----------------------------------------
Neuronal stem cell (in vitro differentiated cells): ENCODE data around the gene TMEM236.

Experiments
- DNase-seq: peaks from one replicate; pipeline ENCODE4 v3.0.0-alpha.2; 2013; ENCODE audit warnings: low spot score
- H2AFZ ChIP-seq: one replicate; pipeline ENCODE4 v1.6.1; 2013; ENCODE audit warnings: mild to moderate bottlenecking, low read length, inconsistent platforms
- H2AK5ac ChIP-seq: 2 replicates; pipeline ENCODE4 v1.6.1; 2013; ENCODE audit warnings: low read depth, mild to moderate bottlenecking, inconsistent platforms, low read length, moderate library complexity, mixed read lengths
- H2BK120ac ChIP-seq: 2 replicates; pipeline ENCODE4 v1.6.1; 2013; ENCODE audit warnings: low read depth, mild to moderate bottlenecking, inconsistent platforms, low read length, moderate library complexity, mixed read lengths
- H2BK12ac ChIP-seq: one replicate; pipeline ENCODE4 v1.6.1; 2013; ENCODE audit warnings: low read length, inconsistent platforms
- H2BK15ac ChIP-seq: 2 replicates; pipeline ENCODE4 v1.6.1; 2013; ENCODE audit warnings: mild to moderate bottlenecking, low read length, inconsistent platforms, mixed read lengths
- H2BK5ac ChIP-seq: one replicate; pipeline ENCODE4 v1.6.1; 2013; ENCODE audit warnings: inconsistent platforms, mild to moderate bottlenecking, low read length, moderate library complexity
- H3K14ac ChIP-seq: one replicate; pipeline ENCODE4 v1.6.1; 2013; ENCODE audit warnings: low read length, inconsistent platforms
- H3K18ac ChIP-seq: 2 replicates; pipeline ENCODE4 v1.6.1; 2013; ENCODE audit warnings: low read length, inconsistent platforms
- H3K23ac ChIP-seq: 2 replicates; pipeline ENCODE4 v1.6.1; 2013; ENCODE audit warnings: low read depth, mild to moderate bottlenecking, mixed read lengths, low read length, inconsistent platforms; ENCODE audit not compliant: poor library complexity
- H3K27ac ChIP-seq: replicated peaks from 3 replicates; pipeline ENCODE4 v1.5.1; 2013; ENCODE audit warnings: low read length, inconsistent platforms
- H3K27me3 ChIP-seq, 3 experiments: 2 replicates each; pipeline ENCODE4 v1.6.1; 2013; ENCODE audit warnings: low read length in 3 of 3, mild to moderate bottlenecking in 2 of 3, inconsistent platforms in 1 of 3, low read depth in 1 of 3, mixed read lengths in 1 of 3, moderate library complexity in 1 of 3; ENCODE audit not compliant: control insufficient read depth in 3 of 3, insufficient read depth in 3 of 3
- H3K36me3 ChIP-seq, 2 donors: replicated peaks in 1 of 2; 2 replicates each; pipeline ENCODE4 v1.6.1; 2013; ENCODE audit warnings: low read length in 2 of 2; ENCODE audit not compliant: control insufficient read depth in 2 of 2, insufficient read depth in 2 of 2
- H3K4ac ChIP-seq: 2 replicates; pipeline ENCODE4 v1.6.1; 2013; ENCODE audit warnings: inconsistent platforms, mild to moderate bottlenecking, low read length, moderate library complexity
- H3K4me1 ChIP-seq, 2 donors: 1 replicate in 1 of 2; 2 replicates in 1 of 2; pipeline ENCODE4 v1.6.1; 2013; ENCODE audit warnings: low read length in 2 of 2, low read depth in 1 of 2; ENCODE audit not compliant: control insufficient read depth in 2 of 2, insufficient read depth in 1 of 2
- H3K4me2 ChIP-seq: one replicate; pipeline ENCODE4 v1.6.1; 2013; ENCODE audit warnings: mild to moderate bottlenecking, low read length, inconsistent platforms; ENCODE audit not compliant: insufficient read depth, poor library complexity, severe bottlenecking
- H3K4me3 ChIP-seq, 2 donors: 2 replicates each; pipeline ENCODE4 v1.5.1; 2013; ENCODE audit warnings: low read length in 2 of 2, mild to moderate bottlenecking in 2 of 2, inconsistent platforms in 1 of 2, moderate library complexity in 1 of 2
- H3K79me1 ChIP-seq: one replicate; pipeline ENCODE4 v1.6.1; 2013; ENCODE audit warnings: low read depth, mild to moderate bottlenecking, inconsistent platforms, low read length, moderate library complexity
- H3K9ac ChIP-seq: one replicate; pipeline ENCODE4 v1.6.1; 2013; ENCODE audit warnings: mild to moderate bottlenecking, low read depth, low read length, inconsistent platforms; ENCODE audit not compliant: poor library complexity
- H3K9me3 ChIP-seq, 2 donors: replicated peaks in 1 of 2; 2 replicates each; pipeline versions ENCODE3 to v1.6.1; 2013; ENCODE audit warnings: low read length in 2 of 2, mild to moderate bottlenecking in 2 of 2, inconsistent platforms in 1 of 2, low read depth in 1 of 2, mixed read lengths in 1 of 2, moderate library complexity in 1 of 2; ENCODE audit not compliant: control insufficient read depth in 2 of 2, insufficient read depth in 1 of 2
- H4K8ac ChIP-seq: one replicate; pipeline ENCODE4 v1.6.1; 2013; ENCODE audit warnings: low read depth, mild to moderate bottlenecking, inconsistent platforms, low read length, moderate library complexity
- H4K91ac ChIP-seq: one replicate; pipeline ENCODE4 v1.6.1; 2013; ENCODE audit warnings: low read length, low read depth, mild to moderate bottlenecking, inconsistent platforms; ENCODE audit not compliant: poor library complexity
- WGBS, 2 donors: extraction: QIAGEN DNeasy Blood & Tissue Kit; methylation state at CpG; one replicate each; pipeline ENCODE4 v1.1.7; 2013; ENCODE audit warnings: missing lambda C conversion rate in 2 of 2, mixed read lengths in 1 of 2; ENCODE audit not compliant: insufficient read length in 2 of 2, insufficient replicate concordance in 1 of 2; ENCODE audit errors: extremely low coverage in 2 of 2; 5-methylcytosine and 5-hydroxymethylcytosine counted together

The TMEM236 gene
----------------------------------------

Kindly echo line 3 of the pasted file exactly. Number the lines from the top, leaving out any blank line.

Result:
- DNase-seq: peaks from one replicate; pipeline ENCODE4 v3.0.0-alpha.2; 2013; ENCODE audit warnings: low spot score